Recipe: Vegetarian Pasta Puttanesca


Pasta Puttanesca is one of those dishes which prompt an ‘Ooooh MATRON’ moment. A puttanesca is a little prostitute. Cue recipes for Tart’s Spaghetti (Delia) and Slut’s Spaghetti (Nigella) or Prostitute Pasta (my inner 12 year old). No one is sure where the name comes from, whether it’s a quick dish to be cooked and eaten between clients or from the hot and gutsy nature of the ingredients. And they are full-flavoured – garlic, chilli, tomatoes, olives, capers and anchovies.

There are two methods of making this dish that I’ve found. You can go for slow cooking with tinned tomatoes and let the flavours build as the sauce reduces, or you can go for quick cooking and fresh tastes. As we’ve got the best of the fresh tomatoes now, I decided to go for the quick cook version here. I’ll do the slow recipe when the weather is colder and wetter.

The main problem with making this recipe vegetarian (and vegan actually) is how to replace the anchovies. You can just miss them out entirely, which is a perfectly acceptable solution, but it misses the background depth of flavour that the anchovies give to the dish. A certain welly is missing. I thought long and hard about what to use to replace it. Marmite? Vegetarian Worcestershire Sauce? Mushroom Ketchup? Miso paste? I thought about all of them and ended up discarding them as being alien to the mediterranean flavours of tomatoes, olives and basil. At least, that’s my opinion in the fresh version, I may revisit this for the slow-cook recipe. In the end I went for balsamic vinegar. Now, I’m not going to pretend that it has the same flavour of anchovies, but it does give a background strength of flavour that doesn’t overpower the more delicate version with fresh tomatoes.

A quick note on the tomatoes. These have to be the ripest of tomatoes or you’re wasting your time making a fresh tomato sauce. As far as I’m concerned, if you have to add tomato puree to boost the flavour, you may as well go with tinned tomatoes from the start. A quick tip on preparing the tomatoes as well. If you want to cut down the pain of skinning tomatoes, try grating them. Cut them in half and then use the coarse side of a box grater. This leaves you with the pulp but without the skin. Or you could get with the quick and dirty nature of the dish and just leave the skins on!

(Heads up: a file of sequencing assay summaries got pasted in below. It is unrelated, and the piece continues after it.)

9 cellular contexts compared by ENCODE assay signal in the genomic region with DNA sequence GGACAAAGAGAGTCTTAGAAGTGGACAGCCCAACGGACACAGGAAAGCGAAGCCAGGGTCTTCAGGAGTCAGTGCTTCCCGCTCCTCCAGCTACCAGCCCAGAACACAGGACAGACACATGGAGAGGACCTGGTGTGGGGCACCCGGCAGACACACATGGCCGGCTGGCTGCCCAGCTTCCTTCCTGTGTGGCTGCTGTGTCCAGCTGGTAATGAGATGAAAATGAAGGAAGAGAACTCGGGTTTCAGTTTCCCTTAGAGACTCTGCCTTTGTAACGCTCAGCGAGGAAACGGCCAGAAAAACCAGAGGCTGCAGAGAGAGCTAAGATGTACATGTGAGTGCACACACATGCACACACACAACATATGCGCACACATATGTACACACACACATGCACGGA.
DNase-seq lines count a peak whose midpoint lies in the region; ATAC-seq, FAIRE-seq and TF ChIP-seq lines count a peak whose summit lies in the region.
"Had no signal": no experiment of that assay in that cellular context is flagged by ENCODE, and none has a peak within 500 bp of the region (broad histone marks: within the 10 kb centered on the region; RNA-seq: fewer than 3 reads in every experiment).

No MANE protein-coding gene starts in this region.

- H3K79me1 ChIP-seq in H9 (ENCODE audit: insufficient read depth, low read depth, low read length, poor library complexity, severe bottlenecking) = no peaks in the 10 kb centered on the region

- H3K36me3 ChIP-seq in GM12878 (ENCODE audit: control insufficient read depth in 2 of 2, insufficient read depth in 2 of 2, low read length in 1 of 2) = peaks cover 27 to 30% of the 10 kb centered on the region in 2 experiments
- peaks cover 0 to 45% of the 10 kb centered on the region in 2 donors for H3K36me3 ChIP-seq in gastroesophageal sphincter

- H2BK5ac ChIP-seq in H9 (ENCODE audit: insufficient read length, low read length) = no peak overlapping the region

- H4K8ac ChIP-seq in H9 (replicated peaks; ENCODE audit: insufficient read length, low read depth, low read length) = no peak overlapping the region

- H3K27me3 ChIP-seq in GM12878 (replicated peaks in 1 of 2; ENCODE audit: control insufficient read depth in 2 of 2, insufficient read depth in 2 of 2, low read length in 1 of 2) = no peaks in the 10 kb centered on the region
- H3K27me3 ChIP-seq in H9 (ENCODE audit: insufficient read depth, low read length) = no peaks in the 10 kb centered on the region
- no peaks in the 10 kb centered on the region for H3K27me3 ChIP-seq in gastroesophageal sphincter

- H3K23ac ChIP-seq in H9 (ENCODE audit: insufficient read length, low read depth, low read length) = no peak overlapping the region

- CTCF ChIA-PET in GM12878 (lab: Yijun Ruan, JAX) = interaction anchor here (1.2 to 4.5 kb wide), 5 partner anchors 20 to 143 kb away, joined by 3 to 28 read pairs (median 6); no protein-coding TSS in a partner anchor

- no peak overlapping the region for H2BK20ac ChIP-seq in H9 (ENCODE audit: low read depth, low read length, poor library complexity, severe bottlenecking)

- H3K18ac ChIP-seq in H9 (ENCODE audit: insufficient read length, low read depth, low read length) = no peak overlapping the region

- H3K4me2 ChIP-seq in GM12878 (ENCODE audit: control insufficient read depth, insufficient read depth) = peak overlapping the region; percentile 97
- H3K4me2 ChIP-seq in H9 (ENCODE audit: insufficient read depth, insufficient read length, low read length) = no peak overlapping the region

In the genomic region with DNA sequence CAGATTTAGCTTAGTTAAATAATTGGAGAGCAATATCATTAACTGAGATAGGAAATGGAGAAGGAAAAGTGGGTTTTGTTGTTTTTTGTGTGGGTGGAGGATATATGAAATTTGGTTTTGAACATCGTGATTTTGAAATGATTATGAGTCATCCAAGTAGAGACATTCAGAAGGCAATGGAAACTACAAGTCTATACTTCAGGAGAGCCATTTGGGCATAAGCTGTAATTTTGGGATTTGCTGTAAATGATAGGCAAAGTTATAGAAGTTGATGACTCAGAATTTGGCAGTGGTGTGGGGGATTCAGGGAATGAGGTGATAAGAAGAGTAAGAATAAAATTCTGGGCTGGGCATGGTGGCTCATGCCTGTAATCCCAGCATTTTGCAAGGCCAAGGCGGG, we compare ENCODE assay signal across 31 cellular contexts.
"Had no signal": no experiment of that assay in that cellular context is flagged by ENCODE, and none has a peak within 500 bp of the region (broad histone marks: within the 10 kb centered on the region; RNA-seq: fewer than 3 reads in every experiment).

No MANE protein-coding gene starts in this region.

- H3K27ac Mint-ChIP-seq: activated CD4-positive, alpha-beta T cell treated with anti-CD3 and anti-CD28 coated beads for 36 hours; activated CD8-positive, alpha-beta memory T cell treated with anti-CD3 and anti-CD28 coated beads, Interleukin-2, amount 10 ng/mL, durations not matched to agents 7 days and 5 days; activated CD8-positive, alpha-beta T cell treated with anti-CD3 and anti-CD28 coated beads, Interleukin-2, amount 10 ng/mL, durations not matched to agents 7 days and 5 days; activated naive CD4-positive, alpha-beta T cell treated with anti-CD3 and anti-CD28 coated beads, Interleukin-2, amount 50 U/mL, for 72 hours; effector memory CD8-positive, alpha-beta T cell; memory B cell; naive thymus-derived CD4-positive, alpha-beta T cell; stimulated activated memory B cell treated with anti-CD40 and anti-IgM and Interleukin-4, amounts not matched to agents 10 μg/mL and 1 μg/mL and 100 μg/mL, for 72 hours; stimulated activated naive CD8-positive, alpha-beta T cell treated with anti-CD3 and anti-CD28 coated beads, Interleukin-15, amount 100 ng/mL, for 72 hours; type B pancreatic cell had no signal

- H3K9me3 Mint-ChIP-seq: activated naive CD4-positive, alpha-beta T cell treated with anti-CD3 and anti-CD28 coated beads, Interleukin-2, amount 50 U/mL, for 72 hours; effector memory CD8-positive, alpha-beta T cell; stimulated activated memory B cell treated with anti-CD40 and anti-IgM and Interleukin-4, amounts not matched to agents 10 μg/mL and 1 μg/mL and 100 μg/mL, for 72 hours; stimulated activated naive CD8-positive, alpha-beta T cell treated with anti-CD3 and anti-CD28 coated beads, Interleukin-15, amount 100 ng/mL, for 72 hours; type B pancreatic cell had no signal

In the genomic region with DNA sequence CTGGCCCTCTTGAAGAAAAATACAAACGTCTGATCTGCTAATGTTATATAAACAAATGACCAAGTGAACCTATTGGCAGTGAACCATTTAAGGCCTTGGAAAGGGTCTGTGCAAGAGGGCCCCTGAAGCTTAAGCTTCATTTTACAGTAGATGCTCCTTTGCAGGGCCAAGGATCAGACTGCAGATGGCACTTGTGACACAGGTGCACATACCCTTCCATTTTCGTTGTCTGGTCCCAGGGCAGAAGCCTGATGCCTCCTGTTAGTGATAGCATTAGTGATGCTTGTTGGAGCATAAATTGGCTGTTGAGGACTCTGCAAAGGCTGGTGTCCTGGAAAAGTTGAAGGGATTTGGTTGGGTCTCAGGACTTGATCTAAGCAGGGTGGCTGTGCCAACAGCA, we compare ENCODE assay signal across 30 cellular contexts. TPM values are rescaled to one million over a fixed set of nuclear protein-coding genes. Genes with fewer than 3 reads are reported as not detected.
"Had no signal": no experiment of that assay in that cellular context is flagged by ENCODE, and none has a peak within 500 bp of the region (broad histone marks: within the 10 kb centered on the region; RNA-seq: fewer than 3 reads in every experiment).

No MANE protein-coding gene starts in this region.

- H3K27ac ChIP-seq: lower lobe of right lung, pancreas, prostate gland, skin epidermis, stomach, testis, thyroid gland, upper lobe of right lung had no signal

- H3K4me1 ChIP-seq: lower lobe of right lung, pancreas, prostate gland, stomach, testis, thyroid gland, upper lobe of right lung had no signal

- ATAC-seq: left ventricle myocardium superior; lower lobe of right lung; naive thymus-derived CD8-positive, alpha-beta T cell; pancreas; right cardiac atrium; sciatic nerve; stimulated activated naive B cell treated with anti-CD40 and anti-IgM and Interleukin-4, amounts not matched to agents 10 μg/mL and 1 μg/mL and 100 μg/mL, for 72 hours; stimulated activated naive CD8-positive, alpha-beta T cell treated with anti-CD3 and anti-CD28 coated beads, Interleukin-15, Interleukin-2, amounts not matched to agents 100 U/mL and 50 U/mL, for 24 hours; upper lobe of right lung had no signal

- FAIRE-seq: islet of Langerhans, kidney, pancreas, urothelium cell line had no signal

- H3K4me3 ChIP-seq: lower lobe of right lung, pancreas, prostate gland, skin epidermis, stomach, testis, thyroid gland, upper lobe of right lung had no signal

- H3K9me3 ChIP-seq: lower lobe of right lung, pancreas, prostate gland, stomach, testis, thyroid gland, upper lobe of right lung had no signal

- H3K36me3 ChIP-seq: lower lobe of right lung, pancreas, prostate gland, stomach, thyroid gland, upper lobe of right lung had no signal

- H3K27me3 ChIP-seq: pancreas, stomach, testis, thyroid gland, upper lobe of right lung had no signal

pasta puttanesca photo DSCN0894_zps8e56b7bb.jpg

250g pasta (I prefer rigatoni or penne)
3 cloves of garlic, finely sliced
1/3 red chilli, chopped
6 medium tomatoes, chopped
2 tbsp capers, chopped
12 black olives, pitted and chopped
1 tsp balsamic vinegar
1 tbsp fresh basil, chopped

As soon as you put your pasta on to boil, heat some good olive oil in a small frying pan.
When the oil is hot add the garlic and chilli.
As soon as the garlic starts to brown add the tomatoes, capers, olives and balsamic vinegar.
Stir for a minute on a high heat and then lower the heat and let the sauce simmer and reduce while the pasta cooks.
Season with salt and pepper.
When the pasta is cooked and draining, turn the heat off the sauce and stir in the basil.
Add the drained pasta to the sauce and stir thoroughly.
Serve in warmed dishes.

Serves 2

4 responses »

  1. Yum! I adore balsamic vinegar, so I shall be very interested to try it in this recipe. I have some tomatoes in the bottom of the fridge from before France, so they can go in this!

    • Well it’s based on the fact that I’ve seen two versions of the recipe. You have to wait until the tomatoes are really ripe before you can do the fresh version so that tends to limit it until late summer for me. Most of the time I do the slow version with tinned toms.

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